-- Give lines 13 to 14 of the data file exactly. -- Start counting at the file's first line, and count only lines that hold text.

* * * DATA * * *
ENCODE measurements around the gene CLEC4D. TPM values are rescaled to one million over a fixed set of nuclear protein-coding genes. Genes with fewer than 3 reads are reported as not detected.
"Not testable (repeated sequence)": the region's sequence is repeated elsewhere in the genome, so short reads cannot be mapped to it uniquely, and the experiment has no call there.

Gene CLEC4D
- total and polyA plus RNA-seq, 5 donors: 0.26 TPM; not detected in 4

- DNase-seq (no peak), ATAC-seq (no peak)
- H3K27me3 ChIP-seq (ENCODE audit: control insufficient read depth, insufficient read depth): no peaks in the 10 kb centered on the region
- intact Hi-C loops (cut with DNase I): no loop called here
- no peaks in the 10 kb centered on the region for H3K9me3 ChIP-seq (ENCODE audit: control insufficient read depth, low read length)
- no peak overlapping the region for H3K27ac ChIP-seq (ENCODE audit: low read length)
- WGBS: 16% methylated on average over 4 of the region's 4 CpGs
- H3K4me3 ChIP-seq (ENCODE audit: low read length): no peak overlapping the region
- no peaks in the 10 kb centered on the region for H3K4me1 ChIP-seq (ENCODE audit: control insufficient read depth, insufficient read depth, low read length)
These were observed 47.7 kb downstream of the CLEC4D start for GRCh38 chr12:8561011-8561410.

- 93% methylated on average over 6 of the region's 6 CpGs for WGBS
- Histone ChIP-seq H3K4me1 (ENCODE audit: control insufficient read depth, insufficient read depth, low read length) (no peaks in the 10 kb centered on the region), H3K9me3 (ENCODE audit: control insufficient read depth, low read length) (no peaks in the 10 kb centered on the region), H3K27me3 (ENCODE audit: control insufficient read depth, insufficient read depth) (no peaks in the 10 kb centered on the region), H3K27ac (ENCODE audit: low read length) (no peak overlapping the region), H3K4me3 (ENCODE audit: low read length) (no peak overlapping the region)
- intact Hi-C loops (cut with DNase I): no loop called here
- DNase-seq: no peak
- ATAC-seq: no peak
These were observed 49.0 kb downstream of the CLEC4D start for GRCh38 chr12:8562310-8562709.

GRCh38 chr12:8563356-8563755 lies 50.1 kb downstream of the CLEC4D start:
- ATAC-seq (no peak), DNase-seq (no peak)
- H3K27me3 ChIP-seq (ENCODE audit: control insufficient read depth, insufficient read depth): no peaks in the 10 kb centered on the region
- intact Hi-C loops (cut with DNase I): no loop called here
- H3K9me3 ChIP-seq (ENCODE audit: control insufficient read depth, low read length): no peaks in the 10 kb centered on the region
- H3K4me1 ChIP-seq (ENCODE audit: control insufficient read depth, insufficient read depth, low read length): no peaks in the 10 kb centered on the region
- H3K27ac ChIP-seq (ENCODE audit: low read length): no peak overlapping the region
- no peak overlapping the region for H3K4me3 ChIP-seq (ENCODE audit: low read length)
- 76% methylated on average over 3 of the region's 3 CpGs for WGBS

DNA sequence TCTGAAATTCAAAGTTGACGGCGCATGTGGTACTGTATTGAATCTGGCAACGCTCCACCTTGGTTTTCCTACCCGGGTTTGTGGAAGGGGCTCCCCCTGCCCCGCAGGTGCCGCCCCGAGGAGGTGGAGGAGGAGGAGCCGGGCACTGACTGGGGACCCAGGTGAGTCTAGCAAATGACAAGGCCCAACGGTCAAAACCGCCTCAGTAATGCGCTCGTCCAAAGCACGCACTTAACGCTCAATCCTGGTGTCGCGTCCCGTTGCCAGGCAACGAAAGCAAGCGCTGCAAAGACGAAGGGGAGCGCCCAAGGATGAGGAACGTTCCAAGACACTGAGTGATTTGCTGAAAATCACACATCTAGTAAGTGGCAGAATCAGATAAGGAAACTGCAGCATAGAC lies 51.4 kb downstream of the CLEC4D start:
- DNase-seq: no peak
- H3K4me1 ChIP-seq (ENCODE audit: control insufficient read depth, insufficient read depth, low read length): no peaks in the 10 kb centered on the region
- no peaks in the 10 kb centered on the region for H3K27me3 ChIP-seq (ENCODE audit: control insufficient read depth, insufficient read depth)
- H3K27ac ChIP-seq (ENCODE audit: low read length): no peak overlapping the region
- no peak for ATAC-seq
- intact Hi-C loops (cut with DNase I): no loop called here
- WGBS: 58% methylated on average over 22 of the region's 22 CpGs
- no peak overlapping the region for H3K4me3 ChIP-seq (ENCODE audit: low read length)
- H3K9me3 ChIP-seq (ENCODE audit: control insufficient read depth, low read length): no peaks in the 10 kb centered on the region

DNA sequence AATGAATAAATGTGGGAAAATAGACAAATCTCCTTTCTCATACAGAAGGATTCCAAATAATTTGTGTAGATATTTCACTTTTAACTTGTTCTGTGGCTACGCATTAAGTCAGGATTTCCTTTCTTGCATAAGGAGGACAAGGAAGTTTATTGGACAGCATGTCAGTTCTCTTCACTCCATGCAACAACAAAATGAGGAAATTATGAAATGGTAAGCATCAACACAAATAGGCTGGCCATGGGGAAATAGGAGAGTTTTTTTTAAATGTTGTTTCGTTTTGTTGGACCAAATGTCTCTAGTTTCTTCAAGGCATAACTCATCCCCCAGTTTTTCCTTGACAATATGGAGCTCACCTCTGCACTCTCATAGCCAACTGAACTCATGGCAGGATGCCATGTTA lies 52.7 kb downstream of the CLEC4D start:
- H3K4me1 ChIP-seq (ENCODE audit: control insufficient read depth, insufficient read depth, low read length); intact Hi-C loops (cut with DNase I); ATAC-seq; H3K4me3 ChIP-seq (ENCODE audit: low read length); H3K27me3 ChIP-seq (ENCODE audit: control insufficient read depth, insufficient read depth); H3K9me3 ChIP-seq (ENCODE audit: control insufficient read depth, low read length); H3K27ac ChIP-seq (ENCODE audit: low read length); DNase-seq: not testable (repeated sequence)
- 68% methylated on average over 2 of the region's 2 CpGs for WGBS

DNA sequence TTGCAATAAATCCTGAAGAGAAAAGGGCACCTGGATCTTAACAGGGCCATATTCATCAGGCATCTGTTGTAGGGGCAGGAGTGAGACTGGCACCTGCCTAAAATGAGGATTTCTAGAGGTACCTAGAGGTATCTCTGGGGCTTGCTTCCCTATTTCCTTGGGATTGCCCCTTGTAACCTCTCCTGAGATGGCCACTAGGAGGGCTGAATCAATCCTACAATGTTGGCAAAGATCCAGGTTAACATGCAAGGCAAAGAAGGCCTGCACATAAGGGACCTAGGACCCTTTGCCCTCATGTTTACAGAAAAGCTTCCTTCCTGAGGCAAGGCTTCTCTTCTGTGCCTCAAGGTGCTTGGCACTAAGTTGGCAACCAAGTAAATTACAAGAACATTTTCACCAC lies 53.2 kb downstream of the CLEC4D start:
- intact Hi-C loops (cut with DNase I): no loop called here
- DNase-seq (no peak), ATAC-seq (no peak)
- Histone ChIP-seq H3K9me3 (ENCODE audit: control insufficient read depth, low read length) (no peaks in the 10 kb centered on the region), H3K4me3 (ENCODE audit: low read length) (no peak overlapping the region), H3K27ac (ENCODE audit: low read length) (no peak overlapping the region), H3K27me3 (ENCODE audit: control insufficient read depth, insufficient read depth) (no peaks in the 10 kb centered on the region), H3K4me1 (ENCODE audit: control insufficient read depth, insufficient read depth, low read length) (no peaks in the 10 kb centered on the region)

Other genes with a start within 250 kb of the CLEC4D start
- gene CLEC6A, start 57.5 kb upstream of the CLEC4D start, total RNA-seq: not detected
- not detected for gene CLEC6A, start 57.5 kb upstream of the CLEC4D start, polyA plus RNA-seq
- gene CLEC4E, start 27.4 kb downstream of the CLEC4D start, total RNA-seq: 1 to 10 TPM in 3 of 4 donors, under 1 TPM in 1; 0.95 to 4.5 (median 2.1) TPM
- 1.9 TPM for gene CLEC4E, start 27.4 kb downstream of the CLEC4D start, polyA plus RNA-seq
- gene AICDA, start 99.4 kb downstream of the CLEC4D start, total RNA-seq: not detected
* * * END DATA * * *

These were observed 47.7 kb downstream of the CLEC4D start for GRCh38 chr12:8561011-8561410.

- 93% methylated on average over 6 of the region's 6 CpGs for WGBS